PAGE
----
In this new environment, the armed forces should rethink its strategy and outlook of defense-military alliances. We should perhaps explore closer defense and military links with emerging powers such as China and India and strengthen relations with neighboring countries in Southeast Asia. These alliances will provide the first line of defense and give us breathing space as we rebuild our national defense. We should likewise develop a self-reliant defense posture to design strategies and indigenous military technology so we can defend ourselves using our limited resources and also maintain our national self-respect by not depending too much on other countries for our defense requirements (VFA, JUSMAG, etc - Bert).
This twin challenge of rebuilding and dealing with security concerns will take a lot of the AFP’s organizational strength. Change will question age-old perceptions and established norms. It will pit people against one another with regard to ideas, concepts and approaches. There will be tremendous resistance to change. The existing command structure and social order will be disrupted and challenged. However, with the right combination of commitment, organization, leadership and management, the challenge can be met. The armed forces must hold firm, stay united and keep its eyes on the objectives in order to accomplish the mission to change.
We pride ourselves as a democratic nation. But our democracy is a sham as politicians manipulate the system to perpetuate themselves in power. How can we even think that we have a democracy when elections, the very soul of democracy, is being perverted by the very public officials who should protect the sanctity of the ballot. Democracy is also not just all about having elections or a Constitution. It is also about having the active and sustained participation of the people through democratic institutions like barangay assemblies, people’s organizations, trade unions and political parties. The armed forces can play a constructive role by safeguarding the elections from fraud and by promoting peoples organizations rather than spying on them.
Democracy is also not just the freedom to vote or the freedom of speech or religious freedom. It is also about being able to live with pride and dignity. It is also about economic freedom enabling the practice of these rights. How can one vote if he cannot afford to go to the polling station? How can one practice his religion when he cannot afford to go to church or has to commit sin to feed his family? How can one practice free speech if he cannot even read the newspaper? The government must be able to improve people’s lives so they can exercise their freedoms. The armed forces can play a constructive role in preserving these freedoms by educating the people of their rights and responsibilities as citizens for nation building and engaging in developmental activities to support the national program for economic development.
Ngayon, nagtitimbang na naman ang mamamayan. Hindi natin alam kung saan talaga tutungo ngunit nararamdaman natin na kailangang magbago ng landas para sa kapakanan na ating bayan. Alam din natin na hindi nararapat ang mga tiwaling pinuno sa pamahalaan, na kapag hinayaan natin sila ay wala tayong matatanaw na magandang kinabukasan. Alam natin na kailangan ng ating bayan ng mga pinuno na magaling, matatag at mapagkakatiwalaan. Subalit hindi na tayo nakakasiguro kung sino sa mga pinuno ngayon ang nararapat. (Now, the people are weighing their options. We do not know where this will lead but we feel that there is a need to change the direction for the welfare of the country. We also know that corrupt leaders should not be in government, and that if we allow them to stay in power we will not have a bright future. We know that country needs leaders who are competent, strong and trustworthy. But we are uncertain as to the who among the leaders are deserving.)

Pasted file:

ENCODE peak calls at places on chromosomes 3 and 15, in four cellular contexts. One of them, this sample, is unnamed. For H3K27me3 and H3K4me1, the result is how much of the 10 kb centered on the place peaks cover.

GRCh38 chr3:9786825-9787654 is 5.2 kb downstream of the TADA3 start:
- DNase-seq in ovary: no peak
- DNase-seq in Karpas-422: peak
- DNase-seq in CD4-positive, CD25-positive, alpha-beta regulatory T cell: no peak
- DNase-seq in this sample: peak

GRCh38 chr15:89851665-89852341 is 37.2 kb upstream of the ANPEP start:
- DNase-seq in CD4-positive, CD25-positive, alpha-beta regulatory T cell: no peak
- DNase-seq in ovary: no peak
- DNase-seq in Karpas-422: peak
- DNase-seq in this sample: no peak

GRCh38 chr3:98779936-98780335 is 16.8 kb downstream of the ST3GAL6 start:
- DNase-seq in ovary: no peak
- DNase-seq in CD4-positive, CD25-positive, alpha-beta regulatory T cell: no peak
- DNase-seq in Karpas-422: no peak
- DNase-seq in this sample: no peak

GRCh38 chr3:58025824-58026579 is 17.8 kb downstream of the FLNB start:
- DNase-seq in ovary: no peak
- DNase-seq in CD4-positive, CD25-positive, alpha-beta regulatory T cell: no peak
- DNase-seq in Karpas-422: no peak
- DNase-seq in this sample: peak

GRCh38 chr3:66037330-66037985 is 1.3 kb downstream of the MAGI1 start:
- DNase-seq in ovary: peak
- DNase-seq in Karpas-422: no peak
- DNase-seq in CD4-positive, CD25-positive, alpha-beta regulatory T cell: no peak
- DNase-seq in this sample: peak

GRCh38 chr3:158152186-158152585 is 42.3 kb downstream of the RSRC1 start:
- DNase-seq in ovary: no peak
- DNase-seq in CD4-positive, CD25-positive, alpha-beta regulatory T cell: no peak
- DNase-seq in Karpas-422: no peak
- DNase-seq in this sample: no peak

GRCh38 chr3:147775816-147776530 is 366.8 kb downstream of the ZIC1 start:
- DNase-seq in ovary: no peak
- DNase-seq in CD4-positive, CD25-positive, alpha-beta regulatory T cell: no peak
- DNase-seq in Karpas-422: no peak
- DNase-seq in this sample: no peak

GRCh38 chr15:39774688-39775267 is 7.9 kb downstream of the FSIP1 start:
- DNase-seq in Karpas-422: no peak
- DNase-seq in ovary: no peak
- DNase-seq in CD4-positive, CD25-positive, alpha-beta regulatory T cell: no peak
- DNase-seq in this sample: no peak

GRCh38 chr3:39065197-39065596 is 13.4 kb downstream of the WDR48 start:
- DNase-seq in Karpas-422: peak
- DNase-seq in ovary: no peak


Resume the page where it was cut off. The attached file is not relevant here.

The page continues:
In this period of uncertainty, it is time for the armed forces, as the protector and defender of the people, to play a constructive role so that the nation can alter course with the right leaders and build a true democratic society so the people may have a firm hope in the future.
(This paper was delivered at a meeting of the Philippine Constitutional Association [Philconsa] last June 21,2005 at the Manila Polo Club. A former Philippine Army officer who served as Special Assistant to the Secretary of National Defense, the author is now working abroad as an executive for a conglomerate.)
1. Jarque, Jose Rene, “Metamorphosis of Idealism”, Army Journal, June 1991.
2. Bernas, Joaquin, in a speech entitled “Supremacy of Law and Mark of Sovereignty”, delivered during the Annual Convention and General Membership Meeting of the Philippine Military Academy Alumni Association on 22 Jan 2005. Published in The Cavalier, March-April 2005.
3. David, Randy in a speech, “The Philippine Army Through the Years” delivered during the Philippine Army Senior Leaders Conference, March 2005.
4. Cited in “Frankly Speaking”, Philippine Graphic, Dec 29, 2003 – January 5, 2004, Vol. 14, Nr 29/30
5. Morales, Ricardo Col., “Transforming, not Reforming the AFP”, Opinion/Columns, INQ7.net, 27 Oct 04
6. Barnett, Thomas P.M., The Pentagon’s New Map: War and Peace in the 21st Century, Berkley Books, New York: 2004.
7. Almonte, Jose, former National Security Adviser, speaking at the Asia-Pacific Security Conference, as reported in the Philippine Star, Feb 24, 2004.
© 2004 Bulatlat ■ Alipato Publications
Permission is granted to reprint or redistribute this article, provided its author/s and Bulatlat are properly credited.
"There is no higher RELIGION than human service. To work for the common good is the greatest creed.'' - Albert Schweitzer, 1875-1965, German Born Medical Missionary, Theologian, Musician, and Philosopher